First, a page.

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What to do with Ulcerative Colitis?

Ulcerative Colitis and Crohn's Disease

Ulcerative colitis and Crohn's disease are both classified as inflammatory bowel disease. Irritable bowel syndrome (IBS) although capable of causing some similar symptoms, is a condition that involves no inflammation.

Anyone with ulcerative colitis for at least 5 years even if its mild or inactive for a long time should undergo regular colonoscopy since people with this disease run a much greater risk of developing colon cancer than the greater population. The earliest symptom of ulcerative colitis sometimes mimics the symptoms of arthritis- achiness and joint pains. These symptoms may not be accompanied by abdominal discomfort typical of colitis. If you start experiencing arthritis-like symptoms, it may be beneficial to change your diet.
Ulcerative colitis can be extremely painful and even temporarily disabling condition. Diet is most probably the best significant factor in achieving and maintaining remission.

The most important thing to do is to keep a diary of what you eat and what symptoms you experience. This way you can see which foods have aggravated or improved your condition. Some people are just sensitive to certain foods such as yeast products or dairy products and so you can tell which one have caused flare-ups or make you feel better.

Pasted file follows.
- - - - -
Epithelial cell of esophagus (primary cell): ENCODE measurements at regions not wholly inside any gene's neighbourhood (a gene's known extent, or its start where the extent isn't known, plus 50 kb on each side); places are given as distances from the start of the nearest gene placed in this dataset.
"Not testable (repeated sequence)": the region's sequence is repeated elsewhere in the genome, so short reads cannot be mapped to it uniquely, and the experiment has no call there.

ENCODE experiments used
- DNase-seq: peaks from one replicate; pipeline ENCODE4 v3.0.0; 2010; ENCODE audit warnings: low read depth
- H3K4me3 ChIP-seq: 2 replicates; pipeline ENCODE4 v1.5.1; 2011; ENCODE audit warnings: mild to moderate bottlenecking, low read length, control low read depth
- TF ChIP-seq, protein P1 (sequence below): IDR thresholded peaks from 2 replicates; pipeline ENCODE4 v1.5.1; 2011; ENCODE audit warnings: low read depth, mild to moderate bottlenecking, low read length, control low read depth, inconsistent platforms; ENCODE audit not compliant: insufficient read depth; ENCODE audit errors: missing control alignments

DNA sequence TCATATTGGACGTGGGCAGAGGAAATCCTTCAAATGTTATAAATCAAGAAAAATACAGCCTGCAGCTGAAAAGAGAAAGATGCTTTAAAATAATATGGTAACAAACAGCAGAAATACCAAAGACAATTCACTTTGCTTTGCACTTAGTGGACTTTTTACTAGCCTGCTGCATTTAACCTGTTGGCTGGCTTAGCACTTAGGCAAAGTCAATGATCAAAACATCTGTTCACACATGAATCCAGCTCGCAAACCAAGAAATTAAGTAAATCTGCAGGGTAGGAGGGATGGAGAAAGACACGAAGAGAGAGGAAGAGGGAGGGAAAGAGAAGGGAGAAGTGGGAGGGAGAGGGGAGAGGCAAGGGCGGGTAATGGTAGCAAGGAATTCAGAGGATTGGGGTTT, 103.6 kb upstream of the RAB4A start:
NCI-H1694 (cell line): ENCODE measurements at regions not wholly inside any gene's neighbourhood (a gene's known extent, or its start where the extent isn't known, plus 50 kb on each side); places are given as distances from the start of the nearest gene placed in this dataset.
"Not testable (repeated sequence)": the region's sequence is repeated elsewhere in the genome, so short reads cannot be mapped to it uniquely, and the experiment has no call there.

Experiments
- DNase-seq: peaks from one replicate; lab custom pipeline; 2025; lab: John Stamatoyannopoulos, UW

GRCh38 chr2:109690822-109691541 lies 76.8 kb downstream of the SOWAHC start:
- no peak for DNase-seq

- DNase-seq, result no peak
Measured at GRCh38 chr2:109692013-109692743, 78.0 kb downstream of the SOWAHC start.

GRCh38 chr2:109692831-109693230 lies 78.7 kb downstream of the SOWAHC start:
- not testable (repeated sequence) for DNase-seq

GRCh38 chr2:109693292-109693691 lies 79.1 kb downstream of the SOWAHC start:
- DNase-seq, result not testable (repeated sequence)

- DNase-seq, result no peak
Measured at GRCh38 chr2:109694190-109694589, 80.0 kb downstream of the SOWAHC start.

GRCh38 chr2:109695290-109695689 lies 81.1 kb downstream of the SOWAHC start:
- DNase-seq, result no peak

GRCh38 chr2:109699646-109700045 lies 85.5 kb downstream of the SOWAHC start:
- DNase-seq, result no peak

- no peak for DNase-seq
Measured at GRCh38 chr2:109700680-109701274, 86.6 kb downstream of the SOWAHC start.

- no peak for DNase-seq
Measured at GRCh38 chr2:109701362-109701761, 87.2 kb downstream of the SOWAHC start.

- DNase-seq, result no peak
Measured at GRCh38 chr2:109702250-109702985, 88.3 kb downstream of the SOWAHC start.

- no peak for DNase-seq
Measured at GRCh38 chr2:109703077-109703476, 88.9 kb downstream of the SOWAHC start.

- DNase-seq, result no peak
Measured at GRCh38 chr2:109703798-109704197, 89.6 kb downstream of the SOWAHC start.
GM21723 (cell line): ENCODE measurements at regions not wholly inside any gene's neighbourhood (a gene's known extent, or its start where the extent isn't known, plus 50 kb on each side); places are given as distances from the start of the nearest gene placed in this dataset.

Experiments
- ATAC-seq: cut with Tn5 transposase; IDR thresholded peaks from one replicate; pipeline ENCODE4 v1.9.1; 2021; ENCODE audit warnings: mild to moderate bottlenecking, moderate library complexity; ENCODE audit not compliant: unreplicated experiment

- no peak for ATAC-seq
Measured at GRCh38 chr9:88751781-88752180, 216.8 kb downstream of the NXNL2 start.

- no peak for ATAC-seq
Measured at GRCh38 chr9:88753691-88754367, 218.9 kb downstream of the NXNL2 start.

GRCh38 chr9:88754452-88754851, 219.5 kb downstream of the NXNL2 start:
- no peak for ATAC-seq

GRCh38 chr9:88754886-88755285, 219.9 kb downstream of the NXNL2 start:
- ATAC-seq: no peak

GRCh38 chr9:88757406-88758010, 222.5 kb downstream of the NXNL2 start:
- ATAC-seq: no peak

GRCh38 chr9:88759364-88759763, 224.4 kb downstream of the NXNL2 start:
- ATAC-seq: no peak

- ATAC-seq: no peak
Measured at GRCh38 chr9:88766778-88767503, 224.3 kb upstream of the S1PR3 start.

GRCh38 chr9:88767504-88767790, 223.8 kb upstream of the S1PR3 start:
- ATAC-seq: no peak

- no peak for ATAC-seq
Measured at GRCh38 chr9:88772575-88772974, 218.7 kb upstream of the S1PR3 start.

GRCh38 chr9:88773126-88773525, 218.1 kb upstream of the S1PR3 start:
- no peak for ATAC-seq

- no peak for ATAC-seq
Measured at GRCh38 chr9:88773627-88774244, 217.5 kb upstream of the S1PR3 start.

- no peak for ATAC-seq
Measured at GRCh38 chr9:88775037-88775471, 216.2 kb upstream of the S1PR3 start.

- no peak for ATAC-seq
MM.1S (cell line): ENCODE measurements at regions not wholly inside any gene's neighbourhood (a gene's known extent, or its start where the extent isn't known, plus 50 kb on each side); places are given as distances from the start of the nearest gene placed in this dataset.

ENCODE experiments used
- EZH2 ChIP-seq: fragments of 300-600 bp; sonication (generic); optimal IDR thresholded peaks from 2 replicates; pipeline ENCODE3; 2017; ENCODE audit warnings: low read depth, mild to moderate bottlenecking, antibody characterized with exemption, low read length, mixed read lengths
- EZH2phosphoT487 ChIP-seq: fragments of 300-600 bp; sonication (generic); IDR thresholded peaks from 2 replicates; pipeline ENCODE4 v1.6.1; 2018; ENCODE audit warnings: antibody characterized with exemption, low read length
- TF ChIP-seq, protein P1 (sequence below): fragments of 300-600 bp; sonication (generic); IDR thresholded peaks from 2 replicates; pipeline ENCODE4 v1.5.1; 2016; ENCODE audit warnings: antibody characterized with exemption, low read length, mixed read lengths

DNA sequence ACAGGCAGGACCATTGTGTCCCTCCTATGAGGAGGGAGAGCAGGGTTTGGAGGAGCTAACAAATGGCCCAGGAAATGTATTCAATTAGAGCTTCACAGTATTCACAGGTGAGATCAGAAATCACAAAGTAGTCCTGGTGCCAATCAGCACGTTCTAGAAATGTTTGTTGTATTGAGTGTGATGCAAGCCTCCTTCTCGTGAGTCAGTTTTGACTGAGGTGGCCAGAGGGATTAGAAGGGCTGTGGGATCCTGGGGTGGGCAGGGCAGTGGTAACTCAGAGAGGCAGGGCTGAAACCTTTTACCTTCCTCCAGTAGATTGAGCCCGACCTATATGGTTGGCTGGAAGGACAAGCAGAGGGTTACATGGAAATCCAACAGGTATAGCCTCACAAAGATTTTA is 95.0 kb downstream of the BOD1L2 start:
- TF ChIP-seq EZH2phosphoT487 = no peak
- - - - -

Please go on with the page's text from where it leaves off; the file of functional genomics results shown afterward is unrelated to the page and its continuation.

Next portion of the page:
Eat cooked foods that are broiled or baked and not fried or sautéed. Avoid sauces made of butter. Keep fats and oils out of your diet and stay away from high-fat milk and cheeses.

Fats and oils exacerbate diarrhea that comes with colitis. Try soy-based cheese instead of dairy cheese, try soy milk or rice milk instead of cow's milk. If you do eat dairy products, use nonfat types. If you have lactose intolerance, try lactose-free milk. Many lactose intolerant people can tolerate low-fat yogurt. Drink carrot and cabbage juices and "green drinks" are also good. Do not eat fruit on an empty stomach. Eat in
between meals instead and avoid acidic fruits such as oranges and grapefruit. /fruit juices should be diluted with water and taken during or after meals.

Last but not the least; include garlic in your diet for its healing and antibiotic properties.
Vitamin K deficiency has been linked to ulcerative colitis. Sulfa drugs and mineral oil deplete vitamin K. Antibiotics also interfere with the absorption of vitamin K. Vitamin K
plays an important role in the intestines and aids in converting glucose into glycogen for storage in the liver, promoting healthy liver functions as it also helps prevent cancer that targets the inner lining of the organs.

Foods rich in vitamin k includes asparagus, cabbage, cauliflower, egg yolks, broccoli, soybeans, yogurt, liver, oatmeal, rye, leafy lettuce, green tea, green leafy vegetables, safflower oil and blackstrap molasses.

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